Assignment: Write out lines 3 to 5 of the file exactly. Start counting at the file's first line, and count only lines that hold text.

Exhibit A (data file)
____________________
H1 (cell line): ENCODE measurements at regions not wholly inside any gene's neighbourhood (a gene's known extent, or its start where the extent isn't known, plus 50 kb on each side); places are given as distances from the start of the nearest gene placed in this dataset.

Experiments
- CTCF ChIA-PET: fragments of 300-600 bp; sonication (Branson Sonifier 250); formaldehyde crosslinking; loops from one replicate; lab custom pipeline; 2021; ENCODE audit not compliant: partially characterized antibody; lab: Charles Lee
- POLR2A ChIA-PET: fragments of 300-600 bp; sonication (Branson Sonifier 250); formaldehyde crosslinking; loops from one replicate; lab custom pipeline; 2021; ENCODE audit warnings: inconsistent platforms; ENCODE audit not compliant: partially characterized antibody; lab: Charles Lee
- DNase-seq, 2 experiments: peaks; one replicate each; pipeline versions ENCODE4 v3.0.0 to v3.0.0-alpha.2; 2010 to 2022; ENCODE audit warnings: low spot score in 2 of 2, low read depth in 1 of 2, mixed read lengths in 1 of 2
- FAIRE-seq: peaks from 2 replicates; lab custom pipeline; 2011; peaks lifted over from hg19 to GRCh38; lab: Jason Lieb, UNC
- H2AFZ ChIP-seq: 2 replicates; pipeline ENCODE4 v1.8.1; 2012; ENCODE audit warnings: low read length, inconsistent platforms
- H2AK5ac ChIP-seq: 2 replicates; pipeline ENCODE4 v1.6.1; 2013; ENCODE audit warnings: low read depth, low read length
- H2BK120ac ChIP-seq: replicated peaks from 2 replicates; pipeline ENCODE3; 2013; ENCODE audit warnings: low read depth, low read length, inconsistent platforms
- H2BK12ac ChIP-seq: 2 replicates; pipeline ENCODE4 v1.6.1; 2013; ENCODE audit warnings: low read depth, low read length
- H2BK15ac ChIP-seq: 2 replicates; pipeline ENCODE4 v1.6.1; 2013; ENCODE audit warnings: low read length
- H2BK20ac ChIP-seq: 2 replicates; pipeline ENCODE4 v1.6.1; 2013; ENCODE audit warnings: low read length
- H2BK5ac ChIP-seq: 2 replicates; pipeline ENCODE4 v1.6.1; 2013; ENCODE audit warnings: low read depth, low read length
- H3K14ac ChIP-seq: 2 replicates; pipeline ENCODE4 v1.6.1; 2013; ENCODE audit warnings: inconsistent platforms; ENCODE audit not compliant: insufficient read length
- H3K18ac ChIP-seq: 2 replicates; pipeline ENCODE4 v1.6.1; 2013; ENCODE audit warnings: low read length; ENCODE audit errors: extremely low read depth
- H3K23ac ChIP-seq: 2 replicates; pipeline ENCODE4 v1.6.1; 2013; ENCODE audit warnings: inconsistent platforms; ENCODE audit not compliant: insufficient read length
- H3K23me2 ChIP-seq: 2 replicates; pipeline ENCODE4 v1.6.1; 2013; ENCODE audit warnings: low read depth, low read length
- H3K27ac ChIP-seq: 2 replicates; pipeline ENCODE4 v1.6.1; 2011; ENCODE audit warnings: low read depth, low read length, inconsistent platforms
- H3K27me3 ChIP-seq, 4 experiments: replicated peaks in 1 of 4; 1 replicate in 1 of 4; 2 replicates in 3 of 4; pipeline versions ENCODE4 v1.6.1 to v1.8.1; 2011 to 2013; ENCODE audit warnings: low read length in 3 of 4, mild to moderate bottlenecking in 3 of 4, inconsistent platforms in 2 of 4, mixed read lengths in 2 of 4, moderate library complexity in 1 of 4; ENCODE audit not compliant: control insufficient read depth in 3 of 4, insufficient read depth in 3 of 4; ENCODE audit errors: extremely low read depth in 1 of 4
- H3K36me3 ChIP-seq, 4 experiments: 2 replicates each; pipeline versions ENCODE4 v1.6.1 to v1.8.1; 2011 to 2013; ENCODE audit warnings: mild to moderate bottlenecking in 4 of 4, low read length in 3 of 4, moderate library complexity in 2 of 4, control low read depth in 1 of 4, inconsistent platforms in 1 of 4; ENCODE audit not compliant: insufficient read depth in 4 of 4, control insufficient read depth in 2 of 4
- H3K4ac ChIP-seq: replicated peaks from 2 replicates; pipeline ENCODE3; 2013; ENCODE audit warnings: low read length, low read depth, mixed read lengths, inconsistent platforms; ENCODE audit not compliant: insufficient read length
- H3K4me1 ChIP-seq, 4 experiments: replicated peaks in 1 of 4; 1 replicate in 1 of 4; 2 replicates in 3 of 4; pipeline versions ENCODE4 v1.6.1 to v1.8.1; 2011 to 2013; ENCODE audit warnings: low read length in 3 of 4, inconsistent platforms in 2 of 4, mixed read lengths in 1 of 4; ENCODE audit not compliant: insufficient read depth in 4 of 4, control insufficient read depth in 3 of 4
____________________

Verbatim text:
- CTCF ChIA-PET: fragments of 300-600 bp; sonication (Branson Sonifier 250); formaldehyde crosslinking; loops from one replicate; lab custom pipeline; 2021; ENCODE audit not compliant: partially characterized antibody; lab: Charles Lee
- POLR2A ChIA-PET: fragments of 300-600 bp; sonication (Branson Sonifier 250); formaldehyde crosslinking; loops from one replicate; lab custom pipeline; 2021; ENCODE audit warnings: inconsistent platforms; ENCODE audit not compliant: partially characterized antibody; lab: Charles Lee
- DNase-seq, 2 experiments: peaks; one replicate each; pipeline versions ENCODE4 v3.0.0 to v3.0.0-alpha.2; 2010 to 2022; ENCODE audit warnings: low spot score in 2 of 2, low read depth in 1 of 2, mixed read lengths in 1 of 2